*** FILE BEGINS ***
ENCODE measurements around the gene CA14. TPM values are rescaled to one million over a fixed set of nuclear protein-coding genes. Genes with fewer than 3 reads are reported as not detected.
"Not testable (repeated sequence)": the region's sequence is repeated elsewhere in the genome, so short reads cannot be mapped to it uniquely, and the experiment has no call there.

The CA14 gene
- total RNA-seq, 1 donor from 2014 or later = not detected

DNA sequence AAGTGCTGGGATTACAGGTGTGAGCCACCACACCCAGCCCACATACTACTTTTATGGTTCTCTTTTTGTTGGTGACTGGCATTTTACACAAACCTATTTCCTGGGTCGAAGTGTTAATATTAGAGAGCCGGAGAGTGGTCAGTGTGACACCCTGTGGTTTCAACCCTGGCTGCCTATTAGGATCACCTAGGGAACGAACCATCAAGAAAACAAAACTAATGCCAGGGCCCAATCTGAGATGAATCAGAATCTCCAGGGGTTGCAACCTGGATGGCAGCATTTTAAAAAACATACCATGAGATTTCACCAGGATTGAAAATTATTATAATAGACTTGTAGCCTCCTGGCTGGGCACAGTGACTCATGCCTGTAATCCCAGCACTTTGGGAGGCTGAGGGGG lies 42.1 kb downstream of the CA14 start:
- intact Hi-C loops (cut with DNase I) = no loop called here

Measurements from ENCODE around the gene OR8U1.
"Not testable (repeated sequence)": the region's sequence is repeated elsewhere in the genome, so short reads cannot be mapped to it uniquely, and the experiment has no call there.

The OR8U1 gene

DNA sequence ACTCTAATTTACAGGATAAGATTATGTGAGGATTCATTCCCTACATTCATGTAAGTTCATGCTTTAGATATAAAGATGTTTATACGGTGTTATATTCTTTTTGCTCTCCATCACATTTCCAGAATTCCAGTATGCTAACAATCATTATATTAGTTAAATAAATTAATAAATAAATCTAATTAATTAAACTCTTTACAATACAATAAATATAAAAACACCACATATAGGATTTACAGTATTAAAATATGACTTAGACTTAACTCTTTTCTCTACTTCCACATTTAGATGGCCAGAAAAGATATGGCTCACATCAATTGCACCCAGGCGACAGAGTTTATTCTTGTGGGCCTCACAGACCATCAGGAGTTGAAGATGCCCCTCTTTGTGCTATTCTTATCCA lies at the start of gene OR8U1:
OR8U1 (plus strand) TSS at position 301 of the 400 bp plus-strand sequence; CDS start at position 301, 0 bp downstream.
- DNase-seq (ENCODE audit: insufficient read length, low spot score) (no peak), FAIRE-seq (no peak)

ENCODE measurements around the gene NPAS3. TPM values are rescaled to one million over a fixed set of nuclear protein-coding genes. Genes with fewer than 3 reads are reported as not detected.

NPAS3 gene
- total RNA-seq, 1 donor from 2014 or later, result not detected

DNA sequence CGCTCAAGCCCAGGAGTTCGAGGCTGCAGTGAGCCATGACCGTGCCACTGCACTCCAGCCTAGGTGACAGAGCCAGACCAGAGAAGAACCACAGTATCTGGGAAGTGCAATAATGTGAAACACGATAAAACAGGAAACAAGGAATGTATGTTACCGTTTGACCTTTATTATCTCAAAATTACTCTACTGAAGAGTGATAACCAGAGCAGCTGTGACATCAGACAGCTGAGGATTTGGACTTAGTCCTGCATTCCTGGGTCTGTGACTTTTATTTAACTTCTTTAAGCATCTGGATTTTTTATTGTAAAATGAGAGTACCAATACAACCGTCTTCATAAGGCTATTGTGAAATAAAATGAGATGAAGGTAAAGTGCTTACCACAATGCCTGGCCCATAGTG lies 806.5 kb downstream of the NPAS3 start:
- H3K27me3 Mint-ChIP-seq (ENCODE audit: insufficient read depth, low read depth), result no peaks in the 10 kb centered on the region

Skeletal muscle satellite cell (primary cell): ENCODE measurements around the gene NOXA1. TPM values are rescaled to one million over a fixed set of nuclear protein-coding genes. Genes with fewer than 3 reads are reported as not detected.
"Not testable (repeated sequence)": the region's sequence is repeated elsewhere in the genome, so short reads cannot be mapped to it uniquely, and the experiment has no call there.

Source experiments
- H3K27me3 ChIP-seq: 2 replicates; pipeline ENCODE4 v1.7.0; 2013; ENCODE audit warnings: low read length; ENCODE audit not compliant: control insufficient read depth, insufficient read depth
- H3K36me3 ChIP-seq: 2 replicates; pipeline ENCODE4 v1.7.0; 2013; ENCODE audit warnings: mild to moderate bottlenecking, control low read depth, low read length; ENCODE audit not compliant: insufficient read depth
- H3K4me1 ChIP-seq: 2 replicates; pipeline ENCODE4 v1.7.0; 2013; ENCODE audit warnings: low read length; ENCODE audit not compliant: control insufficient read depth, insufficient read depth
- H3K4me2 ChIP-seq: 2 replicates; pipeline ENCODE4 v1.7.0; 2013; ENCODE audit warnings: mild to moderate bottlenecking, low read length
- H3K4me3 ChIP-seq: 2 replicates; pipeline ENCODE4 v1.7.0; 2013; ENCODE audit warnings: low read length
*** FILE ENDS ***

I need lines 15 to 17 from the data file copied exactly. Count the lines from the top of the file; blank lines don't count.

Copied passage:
- total RNA-seq, 1 donor from 2014 or later, result not detected

DNA sequence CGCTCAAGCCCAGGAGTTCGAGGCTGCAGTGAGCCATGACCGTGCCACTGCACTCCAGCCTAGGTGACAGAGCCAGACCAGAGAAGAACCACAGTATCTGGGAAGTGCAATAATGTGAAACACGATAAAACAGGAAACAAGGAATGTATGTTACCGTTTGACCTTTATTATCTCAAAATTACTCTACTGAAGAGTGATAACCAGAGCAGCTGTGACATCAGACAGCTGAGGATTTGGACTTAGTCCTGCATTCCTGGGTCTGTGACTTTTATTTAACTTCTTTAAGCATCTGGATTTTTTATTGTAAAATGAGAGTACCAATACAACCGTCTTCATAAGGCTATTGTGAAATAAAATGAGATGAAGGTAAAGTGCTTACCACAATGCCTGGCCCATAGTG lies 806.5 kb downstream of the NPAS3 start:
- H3K27me3 Mint-ChIP-seq (ENCODE audit: insufficient read depth, low read depth), result no peaks in the 10 kb centered on the region